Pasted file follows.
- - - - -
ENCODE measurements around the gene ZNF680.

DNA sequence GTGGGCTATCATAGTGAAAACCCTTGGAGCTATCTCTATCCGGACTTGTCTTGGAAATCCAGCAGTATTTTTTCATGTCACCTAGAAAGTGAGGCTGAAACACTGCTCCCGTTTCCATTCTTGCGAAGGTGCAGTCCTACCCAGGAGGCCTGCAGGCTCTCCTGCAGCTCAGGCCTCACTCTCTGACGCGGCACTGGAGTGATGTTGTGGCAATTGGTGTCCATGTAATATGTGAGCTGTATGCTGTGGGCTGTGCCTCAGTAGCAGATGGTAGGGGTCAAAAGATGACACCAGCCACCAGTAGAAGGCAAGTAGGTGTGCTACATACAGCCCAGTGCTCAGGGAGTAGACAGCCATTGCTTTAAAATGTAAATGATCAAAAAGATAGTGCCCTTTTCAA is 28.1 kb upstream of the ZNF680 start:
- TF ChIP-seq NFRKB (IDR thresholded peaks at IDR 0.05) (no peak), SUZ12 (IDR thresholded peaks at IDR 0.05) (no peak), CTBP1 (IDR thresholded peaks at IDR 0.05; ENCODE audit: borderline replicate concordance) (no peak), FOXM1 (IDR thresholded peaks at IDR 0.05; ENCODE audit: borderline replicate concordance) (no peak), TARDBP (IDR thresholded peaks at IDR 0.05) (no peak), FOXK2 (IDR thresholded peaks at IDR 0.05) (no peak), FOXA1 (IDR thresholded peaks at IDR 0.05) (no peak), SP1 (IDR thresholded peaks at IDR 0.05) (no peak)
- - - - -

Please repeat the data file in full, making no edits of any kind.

ENCODE measurements around the gene ZNF680.

DNA sequence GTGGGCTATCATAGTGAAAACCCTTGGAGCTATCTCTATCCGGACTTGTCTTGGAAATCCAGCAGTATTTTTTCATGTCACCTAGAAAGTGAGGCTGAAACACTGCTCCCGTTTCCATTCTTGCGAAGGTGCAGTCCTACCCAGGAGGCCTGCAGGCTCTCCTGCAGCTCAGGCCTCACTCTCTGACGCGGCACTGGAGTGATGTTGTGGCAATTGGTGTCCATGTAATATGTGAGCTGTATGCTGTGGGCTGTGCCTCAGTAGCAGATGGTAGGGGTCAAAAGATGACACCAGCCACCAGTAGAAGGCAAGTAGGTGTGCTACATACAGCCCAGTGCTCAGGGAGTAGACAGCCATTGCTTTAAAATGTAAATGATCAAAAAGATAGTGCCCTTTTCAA is 28.1 kb upstream of the ZNF680 start:
- TF ChIP-seq NFRKB (IDR thresholded peaks at IDR 0.05) (no peak), SUZ12 (IDR thresholded peaks at IDR 0.05) (no peak), CTBP1 (IDR thresholded peaks at IDR 0.05; ENCODE audit: borderline replicate concordance) (no peak), FOXM1 (IDR thresholded peaks at IDR 0.05; ENCODE audit: borderline replicate concordance) (no peak), TARDBP (IDR thresholded peaks at IDR 0.05) (no peak), FOXK2 (IDR thresholded peaks at IDR 0.05) (no peak), FOXA1 (IDR thresholded peaks at IDR 0.05) (no peak), SP1 (IDR thresholded peaks at IDR 0.05) (no peak)